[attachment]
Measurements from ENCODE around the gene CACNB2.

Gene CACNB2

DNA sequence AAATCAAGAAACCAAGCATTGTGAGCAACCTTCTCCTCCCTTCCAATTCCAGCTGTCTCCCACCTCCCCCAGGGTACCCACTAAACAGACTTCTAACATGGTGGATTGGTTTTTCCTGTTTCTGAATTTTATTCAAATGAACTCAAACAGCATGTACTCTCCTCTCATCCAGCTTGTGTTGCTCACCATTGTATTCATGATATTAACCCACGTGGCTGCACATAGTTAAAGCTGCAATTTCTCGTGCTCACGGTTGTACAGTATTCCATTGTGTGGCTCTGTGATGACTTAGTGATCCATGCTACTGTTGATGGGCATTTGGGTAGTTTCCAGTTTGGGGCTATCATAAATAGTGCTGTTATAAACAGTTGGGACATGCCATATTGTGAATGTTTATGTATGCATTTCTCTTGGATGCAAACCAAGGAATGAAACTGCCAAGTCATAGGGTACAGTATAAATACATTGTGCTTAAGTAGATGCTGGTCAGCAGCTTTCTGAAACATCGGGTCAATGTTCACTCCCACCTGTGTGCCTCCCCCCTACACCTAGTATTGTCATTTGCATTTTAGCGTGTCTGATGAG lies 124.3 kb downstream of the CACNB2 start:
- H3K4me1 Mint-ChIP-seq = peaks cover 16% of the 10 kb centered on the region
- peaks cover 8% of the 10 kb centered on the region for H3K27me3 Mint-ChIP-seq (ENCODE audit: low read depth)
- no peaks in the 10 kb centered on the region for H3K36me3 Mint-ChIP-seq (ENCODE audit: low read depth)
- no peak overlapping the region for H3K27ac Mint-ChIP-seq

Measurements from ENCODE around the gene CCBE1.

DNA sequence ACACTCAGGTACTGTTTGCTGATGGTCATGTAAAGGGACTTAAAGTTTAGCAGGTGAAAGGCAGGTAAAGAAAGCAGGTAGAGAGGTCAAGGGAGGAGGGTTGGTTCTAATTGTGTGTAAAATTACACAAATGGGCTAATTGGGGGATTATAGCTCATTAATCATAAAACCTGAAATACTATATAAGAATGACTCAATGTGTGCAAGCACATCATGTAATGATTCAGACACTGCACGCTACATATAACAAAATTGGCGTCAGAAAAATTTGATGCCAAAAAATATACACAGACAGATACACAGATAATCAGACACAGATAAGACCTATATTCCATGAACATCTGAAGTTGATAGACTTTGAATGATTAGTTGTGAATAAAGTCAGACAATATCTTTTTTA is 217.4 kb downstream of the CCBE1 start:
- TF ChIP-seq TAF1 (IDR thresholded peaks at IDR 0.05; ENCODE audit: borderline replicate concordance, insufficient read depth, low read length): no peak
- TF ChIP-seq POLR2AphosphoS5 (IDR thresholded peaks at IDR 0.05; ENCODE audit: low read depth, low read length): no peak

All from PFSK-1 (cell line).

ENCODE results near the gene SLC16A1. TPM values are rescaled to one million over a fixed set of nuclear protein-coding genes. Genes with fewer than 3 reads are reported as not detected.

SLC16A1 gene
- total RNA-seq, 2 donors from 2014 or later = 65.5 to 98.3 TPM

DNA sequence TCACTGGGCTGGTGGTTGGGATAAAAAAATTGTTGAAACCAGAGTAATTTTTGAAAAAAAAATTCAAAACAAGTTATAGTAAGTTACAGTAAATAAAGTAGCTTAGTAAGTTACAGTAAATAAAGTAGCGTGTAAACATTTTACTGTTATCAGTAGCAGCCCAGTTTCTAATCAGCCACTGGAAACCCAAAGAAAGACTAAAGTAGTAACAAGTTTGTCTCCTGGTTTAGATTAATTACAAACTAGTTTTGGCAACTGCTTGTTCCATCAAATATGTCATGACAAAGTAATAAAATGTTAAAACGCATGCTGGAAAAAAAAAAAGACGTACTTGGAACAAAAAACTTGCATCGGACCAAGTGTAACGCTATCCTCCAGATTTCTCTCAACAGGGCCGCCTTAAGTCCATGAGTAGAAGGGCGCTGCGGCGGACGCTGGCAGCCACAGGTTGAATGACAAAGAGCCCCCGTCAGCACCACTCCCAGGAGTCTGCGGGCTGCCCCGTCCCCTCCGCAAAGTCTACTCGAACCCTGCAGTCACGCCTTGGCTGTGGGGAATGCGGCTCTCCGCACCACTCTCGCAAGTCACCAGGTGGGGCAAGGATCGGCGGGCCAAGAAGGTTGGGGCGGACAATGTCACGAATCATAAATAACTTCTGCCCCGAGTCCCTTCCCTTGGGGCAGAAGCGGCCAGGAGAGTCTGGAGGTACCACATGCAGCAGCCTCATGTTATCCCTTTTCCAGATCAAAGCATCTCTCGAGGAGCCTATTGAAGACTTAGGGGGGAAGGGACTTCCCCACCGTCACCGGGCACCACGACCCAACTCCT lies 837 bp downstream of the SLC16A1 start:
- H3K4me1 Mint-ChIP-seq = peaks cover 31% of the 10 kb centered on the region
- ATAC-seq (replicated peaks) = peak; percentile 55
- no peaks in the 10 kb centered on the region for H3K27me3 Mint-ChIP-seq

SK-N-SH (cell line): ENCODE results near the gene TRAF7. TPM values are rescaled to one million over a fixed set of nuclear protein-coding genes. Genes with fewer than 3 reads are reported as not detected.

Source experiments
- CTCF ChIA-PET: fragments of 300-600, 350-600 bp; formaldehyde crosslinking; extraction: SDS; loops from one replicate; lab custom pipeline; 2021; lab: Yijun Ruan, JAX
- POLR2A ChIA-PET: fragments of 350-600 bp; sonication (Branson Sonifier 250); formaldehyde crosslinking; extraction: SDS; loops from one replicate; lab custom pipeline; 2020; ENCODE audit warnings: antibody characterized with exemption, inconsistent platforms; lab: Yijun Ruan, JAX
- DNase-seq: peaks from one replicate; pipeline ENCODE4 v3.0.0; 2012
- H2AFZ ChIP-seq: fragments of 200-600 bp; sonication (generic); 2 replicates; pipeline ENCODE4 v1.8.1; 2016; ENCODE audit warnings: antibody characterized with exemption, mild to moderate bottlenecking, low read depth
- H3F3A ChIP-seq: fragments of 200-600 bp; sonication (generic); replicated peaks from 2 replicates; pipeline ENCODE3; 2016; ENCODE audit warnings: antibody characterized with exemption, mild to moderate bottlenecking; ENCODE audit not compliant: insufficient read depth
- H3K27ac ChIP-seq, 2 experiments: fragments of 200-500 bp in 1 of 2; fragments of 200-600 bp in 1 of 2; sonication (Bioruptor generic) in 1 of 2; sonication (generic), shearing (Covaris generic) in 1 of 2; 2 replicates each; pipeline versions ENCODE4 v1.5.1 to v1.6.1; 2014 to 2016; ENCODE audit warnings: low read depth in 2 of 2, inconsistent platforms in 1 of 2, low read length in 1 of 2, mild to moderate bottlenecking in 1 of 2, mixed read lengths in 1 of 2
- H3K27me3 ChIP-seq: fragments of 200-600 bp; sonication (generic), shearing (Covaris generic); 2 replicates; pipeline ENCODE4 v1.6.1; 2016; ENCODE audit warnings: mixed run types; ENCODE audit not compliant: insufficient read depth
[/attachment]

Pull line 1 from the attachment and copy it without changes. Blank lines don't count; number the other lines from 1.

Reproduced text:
Measurements from ENCODE around the gene CACNB2.